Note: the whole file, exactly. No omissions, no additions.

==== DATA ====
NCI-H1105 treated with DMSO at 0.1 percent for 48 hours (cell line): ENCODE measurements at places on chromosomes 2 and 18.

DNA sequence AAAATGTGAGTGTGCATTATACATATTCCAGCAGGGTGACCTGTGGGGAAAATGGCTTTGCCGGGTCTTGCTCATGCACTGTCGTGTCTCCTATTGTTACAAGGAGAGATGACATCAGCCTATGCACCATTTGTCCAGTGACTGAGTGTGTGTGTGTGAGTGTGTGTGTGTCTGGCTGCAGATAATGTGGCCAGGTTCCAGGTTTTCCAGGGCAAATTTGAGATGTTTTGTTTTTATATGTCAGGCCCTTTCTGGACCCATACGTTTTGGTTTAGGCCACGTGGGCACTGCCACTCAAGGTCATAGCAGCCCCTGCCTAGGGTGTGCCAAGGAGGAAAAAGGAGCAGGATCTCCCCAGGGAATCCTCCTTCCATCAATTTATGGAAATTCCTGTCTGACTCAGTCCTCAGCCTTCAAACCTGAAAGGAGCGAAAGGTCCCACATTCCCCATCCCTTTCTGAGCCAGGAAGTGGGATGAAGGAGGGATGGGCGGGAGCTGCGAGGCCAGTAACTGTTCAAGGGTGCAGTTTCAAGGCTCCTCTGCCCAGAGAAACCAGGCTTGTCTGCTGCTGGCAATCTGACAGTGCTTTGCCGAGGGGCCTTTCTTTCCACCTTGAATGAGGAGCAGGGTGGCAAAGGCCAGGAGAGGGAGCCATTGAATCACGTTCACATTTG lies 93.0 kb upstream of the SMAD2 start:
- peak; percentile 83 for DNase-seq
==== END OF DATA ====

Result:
NCI-H1105 treated with DMSO at 0.1 percent for 48 hours (cell line): ENCODE measurements at places on chromosomes 2 and 18.

DNA sequence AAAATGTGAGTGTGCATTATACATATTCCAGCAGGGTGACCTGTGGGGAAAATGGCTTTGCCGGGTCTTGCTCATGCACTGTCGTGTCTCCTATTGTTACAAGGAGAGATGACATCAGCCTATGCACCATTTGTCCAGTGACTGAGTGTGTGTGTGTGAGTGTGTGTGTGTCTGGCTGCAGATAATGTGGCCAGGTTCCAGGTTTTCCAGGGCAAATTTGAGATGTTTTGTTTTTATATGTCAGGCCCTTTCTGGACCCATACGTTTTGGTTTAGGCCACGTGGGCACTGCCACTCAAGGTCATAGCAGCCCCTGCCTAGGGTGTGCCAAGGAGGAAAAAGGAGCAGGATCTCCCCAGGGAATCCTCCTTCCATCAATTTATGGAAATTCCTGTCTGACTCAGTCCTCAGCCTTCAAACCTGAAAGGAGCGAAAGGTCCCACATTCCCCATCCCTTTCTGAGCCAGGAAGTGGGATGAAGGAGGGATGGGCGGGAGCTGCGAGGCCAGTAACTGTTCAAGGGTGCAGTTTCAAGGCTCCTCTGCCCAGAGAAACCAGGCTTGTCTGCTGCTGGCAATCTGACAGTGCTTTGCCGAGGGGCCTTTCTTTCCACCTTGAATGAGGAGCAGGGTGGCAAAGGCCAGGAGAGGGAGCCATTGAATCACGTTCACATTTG lies 93.0 kb upstream of the SMAD2 start:
- peak; percentile 83 for DNase-seq